I was a member of the 42nd Parliament and remember with great pride, back in 2017 when we were deliberating Bill C-337, that it was great to see the House move a unanimous consent motion in March of that year to get the bill referred to the status of women committee. The status of women committee did some good work on the bill. It had five meetings, heard from 25 witnesses and reported that bill back to the House with some slight amendments.
This is to assure members of the House that the hard work on this bill has been done. We have a lot of witness testimony in the record, and I hope the testimony heard at the status of women committee back in 2017 will inform the justice committee and that we can take note of that when the justice committee is doing its work.
This bill seeks to correct the problems I have noted through rearticulation to judicial candidates on the current standing of sexual assault laws, namely the principles of consent, conduct of sexual assault proceedings, and education regarding myths and stereotypes of sexual assault complainants through training seminars.
That is because we have seen a record, through the actions of various judges, that this training is sorely needed. We have seen it through their comments during court proceedings and through referrals in their judgments, but we would be mistaken if we were to pinpoint this problem entirely on judges. We know that the police themselves have a lot of work to do and I know they are trying their best to achieve this, but we know from the complaints of victims that this work is ongoing.
The Senate, when it received Bill C-337 through its legal and constitutional affairs committee, did make some amendments. There was a lot of concern regarding the constitutionality of the bill. I understand that the government's version is much closer to, or a wholesale adoption of, what the Senate committee did to Bill C-337.
I know there is this ongoing battle between the legislature, the Parliament of Canada, and our judicial branch. Sometimes they can come into conflict. I know that Michael Spratt, a noted lawyer in the Ottawa region, has written about his concerns with the current bill, but I also know that Professor Emmett Macfarlane has said that Parliament is well within its rights to be legislating in areas such as the Judges Act.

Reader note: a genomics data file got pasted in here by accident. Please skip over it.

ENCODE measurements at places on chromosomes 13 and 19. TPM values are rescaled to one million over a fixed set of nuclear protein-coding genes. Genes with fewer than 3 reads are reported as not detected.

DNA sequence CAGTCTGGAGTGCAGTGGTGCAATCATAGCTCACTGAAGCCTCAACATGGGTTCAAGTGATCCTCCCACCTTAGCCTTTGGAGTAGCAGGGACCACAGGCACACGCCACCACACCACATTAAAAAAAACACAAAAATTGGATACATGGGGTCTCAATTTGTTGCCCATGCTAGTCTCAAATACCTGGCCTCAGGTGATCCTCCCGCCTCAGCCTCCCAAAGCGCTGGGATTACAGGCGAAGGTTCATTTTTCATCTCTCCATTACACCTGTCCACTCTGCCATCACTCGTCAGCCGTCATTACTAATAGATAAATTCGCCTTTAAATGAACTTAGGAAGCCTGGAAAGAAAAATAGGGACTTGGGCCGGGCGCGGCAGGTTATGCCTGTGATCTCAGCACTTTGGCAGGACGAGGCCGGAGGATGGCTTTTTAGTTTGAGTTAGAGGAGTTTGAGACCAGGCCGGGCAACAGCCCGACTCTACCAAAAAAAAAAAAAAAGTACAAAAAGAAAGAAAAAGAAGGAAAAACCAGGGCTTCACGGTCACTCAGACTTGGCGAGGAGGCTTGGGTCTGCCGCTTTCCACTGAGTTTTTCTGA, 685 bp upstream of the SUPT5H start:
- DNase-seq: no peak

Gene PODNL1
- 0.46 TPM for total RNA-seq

I think this bill does a careful job, as is noted in the charter statement, of doing our best to respect judicial independence. This is really about setting up the training that exists. It is going to be overseen independently of Parliament. We will not have any influence whatsoever on what judges do with this training, because they are still going to be impartial and independent of Parliament when they exercise their judgment and bring forward rulings.
This bill, in particular, passes constitutional muster. I have read the wording of it quite carefully and I think Parliament has a role, as an expression of people's wishes and the changing norms of society, to express its will and make sure that the federal statutes of Canada reflect the changing mood of our country.
I would like to offer my congratulations to the government and all members for the unanimity that we are showing in the proceedings today. I think, though, that when we are looking at other issues plaguing Canada, particularly with respect to aboriginal rights, we still see a lot of systemic racism and very little understanding of what aboriginal rights and title mean. Sometimes this can be reflected in our federal court system.
In closing, my one offer to the government is that it look at the Truth and Reconciliation Commission's calls to action, particularly number 27, to see if this kind of training might also be mandated for judges and other parts of the justice system that fall under federal jurisdiction.